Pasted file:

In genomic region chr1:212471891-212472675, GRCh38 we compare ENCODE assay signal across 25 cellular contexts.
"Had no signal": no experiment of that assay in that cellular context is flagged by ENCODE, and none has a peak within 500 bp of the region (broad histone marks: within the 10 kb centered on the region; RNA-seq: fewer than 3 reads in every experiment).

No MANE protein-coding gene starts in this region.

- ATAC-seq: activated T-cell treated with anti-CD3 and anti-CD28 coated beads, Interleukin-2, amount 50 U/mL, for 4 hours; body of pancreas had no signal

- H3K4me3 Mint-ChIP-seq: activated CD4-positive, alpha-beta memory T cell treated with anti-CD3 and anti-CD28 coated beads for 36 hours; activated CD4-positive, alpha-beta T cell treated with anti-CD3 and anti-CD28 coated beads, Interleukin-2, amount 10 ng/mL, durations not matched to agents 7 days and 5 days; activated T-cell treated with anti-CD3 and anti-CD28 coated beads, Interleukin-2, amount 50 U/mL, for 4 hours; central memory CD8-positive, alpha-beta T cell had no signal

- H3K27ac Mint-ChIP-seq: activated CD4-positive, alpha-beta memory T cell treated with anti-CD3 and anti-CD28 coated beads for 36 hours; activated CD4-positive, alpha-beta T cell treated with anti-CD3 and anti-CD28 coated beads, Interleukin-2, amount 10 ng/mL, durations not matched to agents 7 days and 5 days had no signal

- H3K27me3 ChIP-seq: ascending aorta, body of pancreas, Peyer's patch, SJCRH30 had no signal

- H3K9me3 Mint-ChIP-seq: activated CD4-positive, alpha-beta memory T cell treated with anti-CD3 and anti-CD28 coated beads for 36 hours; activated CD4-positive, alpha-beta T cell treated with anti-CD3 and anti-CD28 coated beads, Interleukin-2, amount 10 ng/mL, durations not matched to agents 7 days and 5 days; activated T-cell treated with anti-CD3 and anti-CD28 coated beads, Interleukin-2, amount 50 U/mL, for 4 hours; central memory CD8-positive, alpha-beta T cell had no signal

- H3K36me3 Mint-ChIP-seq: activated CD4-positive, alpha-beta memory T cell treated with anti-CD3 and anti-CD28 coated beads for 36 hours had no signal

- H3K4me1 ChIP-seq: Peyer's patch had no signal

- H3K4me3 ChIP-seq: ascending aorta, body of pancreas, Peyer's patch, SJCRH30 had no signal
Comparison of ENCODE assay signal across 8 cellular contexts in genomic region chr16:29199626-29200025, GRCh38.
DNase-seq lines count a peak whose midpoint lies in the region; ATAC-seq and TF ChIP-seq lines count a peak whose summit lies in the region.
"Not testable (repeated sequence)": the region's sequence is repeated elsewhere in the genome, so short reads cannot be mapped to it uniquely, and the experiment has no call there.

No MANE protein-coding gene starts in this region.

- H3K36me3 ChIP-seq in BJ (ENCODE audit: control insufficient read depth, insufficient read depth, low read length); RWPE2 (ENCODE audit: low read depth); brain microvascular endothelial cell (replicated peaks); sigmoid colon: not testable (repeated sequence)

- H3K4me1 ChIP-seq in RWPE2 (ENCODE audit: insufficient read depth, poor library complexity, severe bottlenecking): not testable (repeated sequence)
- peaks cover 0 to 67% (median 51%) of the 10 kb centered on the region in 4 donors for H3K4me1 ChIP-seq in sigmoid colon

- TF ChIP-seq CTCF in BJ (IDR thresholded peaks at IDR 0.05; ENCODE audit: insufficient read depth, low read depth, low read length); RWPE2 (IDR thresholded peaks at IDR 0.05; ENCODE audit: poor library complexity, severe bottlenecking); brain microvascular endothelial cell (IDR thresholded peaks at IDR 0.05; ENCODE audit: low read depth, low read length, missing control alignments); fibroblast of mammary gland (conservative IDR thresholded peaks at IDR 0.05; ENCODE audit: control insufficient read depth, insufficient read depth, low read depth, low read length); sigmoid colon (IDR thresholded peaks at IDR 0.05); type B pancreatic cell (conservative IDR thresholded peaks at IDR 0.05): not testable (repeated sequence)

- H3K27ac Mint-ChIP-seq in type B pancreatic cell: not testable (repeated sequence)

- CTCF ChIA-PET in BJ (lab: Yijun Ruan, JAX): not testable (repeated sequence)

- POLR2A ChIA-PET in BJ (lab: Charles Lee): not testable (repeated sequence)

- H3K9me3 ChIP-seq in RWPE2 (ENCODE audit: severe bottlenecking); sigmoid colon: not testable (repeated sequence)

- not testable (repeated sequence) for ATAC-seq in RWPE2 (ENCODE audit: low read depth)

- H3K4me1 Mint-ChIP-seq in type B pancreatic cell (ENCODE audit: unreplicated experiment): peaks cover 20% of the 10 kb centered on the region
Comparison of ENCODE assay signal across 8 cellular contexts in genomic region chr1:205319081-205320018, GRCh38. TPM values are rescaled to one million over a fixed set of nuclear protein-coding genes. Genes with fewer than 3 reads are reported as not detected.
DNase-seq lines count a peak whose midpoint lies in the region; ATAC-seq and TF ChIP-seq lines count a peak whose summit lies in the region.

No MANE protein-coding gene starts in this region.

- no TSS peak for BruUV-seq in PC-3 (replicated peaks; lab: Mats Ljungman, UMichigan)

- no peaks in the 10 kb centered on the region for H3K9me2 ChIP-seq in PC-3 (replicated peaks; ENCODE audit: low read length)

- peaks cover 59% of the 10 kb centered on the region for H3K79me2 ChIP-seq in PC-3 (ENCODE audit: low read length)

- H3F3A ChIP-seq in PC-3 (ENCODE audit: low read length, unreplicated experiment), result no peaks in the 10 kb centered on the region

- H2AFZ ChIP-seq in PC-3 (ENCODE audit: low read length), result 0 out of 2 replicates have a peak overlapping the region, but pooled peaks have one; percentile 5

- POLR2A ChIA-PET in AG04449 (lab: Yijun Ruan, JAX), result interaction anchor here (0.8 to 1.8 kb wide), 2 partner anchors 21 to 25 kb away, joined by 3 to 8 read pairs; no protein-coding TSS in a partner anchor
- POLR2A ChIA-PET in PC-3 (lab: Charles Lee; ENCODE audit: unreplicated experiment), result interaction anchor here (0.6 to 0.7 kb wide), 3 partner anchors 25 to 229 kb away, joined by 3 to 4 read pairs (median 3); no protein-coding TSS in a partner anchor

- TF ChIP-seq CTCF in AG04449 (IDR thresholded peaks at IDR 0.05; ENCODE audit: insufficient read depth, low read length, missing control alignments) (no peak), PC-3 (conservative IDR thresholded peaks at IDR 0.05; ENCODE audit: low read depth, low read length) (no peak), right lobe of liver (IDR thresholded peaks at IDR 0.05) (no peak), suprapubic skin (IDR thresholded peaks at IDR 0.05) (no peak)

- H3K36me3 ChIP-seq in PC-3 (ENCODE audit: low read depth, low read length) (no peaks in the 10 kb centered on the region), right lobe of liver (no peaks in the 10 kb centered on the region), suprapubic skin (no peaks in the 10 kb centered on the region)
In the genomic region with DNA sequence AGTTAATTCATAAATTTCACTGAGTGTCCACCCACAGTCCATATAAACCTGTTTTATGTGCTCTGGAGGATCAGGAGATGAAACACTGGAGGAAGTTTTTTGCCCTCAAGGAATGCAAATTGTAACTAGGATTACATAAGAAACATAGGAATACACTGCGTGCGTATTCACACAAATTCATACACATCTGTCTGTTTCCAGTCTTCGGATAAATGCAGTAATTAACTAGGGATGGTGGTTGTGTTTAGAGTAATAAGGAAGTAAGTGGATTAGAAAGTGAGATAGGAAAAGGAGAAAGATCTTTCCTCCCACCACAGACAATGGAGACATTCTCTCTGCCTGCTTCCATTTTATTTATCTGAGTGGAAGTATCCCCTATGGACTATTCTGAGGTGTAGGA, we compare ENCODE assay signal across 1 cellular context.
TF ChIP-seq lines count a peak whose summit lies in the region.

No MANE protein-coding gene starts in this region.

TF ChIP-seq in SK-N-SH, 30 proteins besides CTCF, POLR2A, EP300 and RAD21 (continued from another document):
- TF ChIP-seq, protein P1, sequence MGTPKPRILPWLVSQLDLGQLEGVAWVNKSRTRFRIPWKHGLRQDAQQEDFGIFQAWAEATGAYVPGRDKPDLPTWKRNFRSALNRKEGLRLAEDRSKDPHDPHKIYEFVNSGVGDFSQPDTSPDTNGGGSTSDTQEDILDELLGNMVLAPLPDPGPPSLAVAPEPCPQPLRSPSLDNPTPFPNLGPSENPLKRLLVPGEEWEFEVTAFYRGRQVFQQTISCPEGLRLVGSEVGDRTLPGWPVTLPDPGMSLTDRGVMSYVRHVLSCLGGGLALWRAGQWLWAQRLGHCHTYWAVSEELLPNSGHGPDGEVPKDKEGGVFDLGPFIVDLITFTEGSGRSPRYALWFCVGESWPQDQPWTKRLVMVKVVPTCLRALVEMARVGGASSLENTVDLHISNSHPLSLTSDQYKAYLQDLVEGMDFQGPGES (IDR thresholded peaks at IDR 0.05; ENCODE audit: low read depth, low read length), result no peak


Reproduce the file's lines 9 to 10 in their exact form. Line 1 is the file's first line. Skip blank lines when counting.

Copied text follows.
- H3K36me3 Mint-ChIP-seq: activated CD4-positive, alpha-beta memory T cell treated with anti-CD3 and anti-CD28 coated beads for 36 hours had no signal

- H3K4me1 ChIP-seq: Peyer's patch had no signal